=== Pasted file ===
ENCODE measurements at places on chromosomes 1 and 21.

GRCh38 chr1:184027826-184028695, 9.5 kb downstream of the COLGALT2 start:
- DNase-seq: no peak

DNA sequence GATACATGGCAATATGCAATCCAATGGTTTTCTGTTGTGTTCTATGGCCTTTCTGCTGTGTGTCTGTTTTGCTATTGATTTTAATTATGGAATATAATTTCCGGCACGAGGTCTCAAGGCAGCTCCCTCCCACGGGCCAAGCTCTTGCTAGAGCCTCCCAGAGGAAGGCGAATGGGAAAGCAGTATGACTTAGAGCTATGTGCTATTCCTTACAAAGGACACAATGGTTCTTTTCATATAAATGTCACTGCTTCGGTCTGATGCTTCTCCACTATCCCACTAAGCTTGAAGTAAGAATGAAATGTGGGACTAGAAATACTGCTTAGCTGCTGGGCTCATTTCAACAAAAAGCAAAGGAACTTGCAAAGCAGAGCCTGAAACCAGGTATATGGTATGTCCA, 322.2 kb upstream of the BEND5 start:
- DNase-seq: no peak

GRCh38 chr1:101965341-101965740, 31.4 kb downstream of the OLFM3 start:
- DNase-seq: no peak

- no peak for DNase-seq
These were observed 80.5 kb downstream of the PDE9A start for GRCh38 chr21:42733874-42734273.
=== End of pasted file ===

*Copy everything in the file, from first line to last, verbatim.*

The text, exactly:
ENCODE measurements at places on chromosomes 1 and 21.

GRCh38 chr1:184027826-184028695, 9.5 kb downstream of the COLGALT2 start:
- DNase-seq: no peak

DNA sequence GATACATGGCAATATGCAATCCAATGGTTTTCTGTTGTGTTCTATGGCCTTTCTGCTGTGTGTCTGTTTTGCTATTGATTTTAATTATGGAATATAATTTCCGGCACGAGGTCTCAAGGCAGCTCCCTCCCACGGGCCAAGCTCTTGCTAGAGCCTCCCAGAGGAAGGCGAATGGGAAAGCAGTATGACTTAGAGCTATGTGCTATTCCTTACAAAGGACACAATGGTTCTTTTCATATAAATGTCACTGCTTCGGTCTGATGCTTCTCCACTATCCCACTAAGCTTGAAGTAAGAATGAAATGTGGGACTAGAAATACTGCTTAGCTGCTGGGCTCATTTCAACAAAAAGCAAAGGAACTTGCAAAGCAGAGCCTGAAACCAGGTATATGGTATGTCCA, 322.2 kb upstream of the BEND5 start:
- DNase-seq: no peak

GRCh38 chr1:101965341-101965740, 31.4 kb downstream of the OLFM3 start:
- DNase-seq: no peak

- no peak for DNase-seq
These were observed 80.5 kb downstream of the PDE9A start for GRCh38 chr21:42733874-42734273.